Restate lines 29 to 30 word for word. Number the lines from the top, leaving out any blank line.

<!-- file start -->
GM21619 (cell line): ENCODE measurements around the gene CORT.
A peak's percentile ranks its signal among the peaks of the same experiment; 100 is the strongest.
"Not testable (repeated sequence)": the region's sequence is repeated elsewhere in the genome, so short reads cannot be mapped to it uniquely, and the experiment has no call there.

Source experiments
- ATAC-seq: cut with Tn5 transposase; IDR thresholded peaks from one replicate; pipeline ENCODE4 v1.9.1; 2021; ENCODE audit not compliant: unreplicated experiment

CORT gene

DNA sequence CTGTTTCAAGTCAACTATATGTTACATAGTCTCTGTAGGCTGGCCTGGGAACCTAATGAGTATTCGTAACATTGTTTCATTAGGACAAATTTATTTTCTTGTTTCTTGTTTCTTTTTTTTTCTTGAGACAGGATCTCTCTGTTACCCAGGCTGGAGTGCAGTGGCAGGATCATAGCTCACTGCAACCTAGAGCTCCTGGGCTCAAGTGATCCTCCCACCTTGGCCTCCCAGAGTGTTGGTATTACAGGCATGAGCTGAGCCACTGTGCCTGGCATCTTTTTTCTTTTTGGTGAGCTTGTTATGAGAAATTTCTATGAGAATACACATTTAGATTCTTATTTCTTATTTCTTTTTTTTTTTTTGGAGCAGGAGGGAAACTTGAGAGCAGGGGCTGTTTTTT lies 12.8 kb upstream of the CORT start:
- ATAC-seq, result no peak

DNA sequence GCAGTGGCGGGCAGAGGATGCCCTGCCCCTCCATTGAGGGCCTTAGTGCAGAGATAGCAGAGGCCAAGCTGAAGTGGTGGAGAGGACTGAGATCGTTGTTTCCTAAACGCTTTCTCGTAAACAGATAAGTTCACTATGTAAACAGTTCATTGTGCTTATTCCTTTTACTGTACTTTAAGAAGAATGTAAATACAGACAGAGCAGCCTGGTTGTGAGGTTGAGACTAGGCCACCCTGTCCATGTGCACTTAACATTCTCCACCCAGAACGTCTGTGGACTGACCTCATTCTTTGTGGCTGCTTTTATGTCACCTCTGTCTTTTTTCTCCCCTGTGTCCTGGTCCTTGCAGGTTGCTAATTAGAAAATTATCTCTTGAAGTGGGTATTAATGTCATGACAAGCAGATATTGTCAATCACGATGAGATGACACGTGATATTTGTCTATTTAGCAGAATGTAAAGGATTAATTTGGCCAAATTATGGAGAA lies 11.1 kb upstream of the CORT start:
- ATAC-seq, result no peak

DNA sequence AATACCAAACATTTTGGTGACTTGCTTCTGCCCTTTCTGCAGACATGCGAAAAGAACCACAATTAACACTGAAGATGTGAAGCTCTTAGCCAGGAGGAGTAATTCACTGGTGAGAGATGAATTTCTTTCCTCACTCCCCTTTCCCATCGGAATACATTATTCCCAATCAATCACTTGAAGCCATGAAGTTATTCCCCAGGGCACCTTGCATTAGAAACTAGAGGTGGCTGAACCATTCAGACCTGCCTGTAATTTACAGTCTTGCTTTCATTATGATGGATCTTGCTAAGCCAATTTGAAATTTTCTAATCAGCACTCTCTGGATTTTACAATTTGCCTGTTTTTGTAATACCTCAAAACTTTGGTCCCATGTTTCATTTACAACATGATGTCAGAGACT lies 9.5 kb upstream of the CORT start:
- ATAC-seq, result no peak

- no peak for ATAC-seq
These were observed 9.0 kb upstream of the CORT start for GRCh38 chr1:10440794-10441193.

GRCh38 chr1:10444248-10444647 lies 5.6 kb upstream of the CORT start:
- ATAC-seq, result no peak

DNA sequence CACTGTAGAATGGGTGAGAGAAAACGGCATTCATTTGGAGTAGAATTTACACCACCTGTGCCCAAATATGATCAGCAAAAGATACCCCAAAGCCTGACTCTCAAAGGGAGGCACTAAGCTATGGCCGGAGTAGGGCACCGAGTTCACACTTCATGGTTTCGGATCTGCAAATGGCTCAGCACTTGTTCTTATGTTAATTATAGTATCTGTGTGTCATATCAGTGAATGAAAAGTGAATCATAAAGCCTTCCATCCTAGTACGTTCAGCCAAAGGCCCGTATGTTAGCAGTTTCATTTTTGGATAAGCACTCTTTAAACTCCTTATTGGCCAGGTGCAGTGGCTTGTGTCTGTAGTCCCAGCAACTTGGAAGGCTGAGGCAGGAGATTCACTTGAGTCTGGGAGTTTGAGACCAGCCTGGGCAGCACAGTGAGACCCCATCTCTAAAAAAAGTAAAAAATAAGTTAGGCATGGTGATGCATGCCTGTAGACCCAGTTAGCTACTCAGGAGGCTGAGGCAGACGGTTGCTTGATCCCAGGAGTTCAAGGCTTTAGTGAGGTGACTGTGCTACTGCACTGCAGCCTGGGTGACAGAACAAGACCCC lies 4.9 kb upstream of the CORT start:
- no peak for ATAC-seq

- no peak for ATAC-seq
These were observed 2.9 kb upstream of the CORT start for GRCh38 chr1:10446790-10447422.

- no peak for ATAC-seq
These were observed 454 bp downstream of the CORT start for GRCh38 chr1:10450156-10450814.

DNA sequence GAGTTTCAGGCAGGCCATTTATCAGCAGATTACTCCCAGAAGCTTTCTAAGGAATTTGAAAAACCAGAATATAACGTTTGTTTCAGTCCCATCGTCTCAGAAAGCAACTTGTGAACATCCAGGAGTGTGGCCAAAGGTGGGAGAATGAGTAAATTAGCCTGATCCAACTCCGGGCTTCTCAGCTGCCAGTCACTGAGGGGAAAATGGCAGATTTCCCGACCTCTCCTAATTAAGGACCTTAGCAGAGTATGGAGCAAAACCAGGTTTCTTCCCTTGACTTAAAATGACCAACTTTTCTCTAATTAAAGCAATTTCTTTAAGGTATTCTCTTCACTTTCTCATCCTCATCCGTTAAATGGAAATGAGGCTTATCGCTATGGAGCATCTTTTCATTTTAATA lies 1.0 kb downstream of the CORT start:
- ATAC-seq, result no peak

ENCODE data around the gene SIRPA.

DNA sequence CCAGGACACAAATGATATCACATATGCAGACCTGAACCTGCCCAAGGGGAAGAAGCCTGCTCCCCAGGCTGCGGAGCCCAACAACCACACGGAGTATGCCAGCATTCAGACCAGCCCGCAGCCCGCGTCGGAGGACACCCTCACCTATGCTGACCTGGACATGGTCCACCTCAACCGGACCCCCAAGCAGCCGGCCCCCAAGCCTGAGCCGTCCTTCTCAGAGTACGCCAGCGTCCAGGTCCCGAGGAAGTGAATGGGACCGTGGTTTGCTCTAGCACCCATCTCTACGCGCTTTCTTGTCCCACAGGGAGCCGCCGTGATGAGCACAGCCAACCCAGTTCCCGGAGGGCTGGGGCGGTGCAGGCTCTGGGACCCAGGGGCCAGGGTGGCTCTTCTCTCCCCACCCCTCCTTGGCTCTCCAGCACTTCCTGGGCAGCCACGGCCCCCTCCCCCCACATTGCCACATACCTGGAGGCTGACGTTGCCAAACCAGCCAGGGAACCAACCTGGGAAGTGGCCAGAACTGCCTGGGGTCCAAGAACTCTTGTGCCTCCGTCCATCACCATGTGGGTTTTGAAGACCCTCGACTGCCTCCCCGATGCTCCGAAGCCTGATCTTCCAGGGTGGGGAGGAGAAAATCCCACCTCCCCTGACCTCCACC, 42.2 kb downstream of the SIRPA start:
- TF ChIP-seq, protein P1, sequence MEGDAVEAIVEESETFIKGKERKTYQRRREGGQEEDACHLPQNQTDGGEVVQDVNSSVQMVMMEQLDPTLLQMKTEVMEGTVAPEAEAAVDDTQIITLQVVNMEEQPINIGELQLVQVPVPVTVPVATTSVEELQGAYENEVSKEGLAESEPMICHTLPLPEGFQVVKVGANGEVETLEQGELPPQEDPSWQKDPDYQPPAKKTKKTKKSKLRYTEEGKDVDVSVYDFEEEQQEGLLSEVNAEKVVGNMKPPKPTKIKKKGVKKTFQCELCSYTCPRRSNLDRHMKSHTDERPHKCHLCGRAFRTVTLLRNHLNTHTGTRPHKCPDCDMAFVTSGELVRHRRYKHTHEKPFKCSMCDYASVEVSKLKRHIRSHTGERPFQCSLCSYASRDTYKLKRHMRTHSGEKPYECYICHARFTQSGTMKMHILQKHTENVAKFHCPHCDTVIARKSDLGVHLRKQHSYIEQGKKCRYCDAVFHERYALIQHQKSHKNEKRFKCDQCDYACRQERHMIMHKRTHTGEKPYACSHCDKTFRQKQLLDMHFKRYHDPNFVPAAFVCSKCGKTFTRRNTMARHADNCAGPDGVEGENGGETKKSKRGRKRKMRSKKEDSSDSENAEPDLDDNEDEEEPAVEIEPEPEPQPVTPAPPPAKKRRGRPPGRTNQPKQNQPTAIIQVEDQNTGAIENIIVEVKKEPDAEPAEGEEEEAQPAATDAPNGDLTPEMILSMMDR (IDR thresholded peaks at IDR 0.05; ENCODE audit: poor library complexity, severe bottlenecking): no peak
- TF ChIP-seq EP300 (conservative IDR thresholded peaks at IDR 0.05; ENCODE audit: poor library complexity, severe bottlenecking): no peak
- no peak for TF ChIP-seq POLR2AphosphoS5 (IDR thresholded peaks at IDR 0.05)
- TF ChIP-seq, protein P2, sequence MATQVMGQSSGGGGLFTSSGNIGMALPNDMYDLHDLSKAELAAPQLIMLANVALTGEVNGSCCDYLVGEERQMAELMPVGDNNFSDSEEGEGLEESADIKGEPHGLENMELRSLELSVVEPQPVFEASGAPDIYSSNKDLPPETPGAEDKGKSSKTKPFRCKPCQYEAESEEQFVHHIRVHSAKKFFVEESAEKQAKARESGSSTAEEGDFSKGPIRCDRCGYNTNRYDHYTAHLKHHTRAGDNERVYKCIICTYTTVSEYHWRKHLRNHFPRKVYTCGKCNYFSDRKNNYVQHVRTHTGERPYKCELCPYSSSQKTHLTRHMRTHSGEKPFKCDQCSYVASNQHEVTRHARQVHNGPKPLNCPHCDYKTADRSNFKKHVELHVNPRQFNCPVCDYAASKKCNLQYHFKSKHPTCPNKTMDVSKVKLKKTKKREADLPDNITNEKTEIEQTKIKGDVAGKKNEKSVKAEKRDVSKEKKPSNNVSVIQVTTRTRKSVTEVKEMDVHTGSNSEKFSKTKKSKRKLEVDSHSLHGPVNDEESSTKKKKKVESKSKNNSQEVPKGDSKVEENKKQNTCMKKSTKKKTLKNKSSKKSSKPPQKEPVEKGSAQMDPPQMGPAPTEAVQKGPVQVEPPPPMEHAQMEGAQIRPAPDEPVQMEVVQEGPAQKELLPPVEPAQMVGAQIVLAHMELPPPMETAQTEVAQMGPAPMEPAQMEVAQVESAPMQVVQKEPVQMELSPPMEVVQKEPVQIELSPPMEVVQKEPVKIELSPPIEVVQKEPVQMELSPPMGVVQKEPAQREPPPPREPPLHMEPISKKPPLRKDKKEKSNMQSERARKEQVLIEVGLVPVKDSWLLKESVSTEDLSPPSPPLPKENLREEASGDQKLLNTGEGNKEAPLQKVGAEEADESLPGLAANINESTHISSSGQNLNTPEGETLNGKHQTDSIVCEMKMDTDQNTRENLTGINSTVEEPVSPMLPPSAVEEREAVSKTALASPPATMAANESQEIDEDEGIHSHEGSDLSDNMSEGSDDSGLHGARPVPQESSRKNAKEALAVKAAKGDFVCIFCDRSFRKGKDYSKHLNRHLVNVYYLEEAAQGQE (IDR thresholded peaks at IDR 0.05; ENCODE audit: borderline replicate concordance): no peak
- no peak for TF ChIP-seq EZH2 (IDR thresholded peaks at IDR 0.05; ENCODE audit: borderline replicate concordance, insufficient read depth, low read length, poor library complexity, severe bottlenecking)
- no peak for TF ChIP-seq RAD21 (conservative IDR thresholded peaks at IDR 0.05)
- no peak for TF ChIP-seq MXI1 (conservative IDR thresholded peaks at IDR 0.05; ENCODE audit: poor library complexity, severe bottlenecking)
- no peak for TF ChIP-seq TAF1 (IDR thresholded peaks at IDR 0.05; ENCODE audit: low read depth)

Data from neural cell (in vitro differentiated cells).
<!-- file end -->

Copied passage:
- no peak for TF ChIP-seq POLR2AphosphoS5 (IDR thresholded peaks at IDR 0.05)
- TF ChIP-seq, protein P2, sequence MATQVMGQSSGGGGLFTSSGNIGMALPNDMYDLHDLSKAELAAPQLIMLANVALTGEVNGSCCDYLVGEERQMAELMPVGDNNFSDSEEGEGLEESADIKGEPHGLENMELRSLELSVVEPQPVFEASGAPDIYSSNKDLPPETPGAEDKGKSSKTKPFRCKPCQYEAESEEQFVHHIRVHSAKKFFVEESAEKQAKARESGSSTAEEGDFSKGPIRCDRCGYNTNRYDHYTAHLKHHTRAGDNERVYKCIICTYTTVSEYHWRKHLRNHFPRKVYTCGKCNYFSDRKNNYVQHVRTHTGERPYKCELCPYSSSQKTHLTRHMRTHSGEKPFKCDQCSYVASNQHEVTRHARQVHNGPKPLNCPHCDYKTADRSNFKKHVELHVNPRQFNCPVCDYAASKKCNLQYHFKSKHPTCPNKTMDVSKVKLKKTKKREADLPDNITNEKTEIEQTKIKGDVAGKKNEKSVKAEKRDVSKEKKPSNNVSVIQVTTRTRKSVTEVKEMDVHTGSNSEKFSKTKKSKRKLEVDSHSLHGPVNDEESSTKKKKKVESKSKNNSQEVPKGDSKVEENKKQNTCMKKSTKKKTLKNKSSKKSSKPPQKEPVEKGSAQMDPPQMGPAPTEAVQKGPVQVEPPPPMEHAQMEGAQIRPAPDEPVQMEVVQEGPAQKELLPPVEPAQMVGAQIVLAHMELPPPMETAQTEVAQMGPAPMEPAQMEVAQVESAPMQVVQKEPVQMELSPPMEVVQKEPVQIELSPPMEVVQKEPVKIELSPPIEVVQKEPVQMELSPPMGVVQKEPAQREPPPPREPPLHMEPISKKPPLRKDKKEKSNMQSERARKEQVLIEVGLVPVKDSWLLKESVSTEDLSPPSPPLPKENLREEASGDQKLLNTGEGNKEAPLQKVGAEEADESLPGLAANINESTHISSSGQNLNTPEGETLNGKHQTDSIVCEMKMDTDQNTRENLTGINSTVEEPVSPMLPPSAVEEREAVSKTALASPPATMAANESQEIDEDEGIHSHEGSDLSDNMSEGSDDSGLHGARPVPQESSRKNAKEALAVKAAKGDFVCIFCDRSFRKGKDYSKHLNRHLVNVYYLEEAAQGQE (IDR thresholded peaks at IDR 0.05; ENCODE audit: borderline replicate concordance): no peak